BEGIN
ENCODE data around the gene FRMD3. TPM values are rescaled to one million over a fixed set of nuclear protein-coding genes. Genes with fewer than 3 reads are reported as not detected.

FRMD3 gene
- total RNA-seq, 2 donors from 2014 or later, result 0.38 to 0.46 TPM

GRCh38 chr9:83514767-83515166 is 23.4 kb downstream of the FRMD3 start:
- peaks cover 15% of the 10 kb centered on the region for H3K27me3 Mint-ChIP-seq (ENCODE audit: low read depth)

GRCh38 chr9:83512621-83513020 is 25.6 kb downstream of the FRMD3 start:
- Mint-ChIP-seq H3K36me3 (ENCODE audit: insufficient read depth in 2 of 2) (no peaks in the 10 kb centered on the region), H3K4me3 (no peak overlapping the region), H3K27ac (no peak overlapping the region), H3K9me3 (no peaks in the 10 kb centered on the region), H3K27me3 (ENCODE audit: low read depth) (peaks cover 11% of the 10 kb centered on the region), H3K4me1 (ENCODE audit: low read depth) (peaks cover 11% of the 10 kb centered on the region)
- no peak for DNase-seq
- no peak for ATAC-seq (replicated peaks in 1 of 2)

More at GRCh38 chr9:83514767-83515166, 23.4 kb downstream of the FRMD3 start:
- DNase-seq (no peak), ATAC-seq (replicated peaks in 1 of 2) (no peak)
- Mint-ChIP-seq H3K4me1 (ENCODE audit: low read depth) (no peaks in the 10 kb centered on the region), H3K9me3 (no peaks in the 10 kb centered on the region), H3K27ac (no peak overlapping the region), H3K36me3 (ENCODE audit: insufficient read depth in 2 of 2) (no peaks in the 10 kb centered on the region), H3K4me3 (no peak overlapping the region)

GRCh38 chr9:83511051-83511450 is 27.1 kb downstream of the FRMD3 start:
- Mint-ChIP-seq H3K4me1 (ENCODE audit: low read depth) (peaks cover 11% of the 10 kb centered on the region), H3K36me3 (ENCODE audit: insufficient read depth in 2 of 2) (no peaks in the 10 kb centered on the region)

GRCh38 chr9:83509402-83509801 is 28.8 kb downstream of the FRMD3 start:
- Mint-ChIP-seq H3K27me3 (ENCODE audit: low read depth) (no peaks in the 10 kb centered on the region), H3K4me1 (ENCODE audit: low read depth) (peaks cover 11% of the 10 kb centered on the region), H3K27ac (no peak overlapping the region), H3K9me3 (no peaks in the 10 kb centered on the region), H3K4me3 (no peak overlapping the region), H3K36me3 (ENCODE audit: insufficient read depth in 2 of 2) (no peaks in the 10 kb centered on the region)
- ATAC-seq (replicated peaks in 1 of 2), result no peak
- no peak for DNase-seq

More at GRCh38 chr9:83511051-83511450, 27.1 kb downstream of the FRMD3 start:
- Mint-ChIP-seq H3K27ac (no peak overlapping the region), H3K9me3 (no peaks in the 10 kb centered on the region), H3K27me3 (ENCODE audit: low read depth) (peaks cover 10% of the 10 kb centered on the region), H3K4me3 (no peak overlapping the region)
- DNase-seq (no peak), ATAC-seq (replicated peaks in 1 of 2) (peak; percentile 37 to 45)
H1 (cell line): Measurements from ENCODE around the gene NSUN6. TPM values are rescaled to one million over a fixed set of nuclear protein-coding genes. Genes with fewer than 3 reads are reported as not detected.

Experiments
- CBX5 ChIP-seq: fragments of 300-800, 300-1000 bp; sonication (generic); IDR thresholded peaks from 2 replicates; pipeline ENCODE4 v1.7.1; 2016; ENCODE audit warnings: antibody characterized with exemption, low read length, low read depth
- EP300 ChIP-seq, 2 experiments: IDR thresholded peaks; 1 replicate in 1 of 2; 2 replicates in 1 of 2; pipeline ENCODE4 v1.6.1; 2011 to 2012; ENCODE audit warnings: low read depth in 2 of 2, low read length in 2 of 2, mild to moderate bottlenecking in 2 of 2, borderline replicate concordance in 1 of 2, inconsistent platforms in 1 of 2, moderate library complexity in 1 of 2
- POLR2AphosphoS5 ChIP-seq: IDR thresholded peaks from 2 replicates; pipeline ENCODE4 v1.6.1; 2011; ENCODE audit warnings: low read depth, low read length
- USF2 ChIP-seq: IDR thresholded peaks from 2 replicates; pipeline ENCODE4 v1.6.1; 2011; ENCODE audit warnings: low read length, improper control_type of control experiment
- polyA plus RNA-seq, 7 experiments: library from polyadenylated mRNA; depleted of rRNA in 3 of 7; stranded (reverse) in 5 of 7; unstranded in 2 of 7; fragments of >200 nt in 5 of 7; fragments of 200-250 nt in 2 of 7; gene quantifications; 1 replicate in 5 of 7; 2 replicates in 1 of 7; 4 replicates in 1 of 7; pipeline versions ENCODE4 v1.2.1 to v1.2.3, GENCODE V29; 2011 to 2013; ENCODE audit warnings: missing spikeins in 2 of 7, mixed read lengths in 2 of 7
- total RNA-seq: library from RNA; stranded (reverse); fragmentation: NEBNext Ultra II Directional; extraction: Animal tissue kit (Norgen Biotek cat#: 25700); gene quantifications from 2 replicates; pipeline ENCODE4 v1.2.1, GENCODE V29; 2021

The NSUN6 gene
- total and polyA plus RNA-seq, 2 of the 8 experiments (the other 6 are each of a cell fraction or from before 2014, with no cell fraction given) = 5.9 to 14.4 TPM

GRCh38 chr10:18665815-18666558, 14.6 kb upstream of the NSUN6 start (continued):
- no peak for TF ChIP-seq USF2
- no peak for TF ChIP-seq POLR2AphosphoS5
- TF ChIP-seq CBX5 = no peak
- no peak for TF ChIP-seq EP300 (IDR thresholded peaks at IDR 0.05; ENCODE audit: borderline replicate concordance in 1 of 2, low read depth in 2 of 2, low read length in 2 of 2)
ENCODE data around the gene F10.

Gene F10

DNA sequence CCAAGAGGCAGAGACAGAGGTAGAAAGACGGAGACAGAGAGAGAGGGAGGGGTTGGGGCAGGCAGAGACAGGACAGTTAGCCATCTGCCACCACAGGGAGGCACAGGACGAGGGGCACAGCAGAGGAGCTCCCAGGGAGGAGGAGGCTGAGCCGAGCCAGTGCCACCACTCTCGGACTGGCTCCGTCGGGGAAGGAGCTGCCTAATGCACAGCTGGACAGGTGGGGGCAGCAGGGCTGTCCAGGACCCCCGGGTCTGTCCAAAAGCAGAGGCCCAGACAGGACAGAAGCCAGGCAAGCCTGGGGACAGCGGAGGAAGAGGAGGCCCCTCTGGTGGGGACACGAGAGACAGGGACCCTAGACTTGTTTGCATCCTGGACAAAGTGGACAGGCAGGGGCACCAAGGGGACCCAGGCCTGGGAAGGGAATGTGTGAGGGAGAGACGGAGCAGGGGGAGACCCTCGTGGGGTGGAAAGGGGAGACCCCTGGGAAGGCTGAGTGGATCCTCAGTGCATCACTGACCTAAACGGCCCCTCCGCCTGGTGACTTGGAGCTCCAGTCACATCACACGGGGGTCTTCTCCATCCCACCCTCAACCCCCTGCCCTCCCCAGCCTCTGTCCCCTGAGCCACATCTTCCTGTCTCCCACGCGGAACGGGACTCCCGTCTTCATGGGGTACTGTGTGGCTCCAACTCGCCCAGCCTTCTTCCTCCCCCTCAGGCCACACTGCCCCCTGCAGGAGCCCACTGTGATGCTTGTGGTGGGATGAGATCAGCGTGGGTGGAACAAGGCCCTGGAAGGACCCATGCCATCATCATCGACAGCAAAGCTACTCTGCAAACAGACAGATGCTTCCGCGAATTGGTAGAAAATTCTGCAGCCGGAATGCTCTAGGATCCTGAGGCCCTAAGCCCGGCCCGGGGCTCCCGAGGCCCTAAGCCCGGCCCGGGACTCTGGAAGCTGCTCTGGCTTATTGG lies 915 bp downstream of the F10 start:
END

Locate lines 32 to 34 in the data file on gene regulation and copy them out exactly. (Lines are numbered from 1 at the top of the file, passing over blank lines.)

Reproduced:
GRCh38 chr10:18665815-18666558, 14.6 kb upstream of the NSUN6 start (continued):
- no peak for TF ChIP-seq USF2
- no peak for TF ChIP-seq POLR2AphosphoS5